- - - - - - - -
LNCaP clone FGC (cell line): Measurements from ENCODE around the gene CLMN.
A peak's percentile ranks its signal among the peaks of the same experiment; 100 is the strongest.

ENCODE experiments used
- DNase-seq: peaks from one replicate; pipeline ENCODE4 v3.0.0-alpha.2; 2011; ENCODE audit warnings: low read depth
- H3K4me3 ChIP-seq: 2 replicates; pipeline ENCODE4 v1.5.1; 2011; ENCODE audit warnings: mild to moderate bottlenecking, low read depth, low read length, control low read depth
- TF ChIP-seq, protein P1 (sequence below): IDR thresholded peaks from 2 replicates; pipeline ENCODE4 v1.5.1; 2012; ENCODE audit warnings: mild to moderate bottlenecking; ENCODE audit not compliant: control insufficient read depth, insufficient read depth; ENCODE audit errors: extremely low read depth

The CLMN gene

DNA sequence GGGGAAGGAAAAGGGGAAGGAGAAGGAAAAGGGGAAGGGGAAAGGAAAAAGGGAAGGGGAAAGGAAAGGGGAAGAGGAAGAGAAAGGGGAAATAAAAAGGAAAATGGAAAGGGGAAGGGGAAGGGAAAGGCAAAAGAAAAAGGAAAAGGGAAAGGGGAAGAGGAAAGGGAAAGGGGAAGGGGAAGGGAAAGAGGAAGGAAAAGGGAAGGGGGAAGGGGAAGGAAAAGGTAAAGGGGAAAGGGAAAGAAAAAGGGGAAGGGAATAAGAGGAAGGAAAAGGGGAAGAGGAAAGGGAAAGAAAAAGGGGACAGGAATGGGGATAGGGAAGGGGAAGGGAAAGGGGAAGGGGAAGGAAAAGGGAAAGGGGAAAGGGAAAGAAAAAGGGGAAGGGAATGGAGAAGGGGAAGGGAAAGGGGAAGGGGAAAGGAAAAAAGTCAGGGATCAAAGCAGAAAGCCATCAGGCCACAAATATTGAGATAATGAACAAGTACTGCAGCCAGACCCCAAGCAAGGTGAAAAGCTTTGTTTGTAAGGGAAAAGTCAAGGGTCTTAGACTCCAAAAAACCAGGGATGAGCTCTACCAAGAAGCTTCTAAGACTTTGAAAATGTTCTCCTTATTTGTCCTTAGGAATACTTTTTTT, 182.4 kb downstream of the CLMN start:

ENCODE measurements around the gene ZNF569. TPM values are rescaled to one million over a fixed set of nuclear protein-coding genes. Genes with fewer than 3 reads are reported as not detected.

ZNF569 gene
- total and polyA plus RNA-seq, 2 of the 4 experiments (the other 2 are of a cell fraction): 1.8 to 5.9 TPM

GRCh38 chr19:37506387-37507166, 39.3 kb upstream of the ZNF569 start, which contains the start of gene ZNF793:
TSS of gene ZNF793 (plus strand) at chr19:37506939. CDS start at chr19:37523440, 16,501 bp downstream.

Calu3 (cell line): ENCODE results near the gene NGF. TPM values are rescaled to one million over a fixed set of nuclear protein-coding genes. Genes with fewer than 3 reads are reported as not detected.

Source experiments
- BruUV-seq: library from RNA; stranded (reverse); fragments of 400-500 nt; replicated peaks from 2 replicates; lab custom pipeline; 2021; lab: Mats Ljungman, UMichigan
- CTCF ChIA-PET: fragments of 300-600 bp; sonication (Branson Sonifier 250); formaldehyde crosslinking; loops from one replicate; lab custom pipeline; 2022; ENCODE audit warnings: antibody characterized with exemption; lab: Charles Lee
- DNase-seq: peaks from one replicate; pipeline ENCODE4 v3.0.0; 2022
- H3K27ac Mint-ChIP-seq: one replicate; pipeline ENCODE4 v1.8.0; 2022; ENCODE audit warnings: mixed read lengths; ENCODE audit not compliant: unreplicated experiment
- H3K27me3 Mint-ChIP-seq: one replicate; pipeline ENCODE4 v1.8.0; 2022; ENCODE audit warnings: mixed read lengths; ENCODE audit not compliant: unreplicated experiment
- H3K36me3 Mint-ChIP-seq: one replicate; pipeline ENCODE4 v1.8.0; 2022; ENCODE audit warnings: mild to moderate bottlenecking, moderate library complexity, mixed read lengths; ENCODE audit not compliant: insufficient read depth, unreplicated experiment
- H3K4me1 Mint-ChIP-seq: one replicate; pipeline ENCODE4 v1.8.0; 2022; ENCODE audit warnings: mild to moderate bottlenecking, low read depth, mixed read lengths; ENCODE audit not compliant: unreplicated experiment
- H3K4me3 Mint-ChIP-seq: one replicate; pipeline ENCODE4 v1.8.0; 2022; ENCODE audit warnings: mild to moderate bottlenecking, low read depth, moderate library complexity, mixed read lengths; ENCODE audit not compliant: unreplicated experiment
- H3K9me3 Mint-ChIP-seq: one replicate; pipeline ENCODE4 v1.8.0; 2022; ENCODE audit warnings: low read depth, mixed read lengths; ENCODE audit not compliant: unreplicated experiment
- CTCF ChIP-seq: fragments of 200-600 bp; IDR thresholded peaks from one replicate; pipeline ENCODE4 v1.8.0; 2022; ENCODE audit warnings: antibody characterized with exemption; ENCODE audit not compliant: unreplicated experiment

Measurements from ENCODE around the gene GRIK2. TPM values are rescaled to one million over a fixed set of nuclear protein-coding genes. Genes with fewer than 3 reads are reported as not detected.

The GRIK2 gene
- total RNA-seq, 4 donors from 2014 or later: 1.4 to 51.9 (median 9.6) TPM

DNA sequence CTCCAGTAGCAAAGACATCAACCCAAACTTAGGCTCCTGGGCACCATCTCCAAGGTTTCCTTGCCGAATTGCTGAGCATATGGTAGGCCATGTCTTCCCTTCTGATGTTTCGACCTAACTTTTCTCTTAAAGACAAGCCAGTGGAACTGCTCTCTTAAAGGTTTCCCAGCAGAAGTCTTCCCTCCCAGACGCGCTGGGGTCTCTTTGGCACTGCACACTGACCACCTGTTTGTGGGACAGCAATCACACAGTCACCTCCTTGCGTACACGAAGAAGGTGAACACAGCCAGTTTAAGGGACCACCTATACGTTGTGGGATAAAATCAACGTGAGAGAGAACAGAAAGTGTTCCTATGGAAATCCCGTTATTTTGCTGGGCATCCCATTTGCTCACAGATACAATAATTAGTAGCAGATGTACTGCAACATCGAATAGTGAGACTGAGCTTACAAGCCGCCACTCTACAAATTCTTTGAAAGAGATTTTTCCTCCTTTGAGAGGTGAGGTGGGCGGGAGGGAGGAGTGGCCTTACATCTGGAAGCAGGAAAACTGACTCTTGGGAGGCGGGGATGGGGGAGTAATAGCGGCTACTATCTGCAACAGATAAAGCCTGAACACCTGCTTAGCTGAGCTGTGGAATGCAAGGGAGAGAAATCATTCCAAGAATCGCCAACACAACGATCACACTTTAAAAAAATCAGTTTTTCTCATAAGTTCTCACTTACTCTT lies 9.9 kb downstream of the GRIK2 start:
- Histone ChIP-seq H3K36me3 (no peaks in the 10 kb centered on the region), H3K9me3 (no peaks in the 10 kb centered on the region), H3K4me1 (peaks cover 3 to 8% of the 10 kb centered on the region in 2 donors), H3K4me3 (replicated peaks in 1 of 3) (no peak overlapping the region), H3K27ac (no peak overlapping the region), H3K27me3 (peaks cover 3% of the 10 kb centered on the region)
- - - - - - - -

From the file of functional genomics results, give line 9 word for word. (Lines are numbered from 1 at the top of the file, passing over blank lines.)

ENCODE measurements around the gene ZNF569. TPM values are rescaled to one million over a fixed set of nuclear protein-coding genes. Genes with fewer than 3 reads are reported as not detected.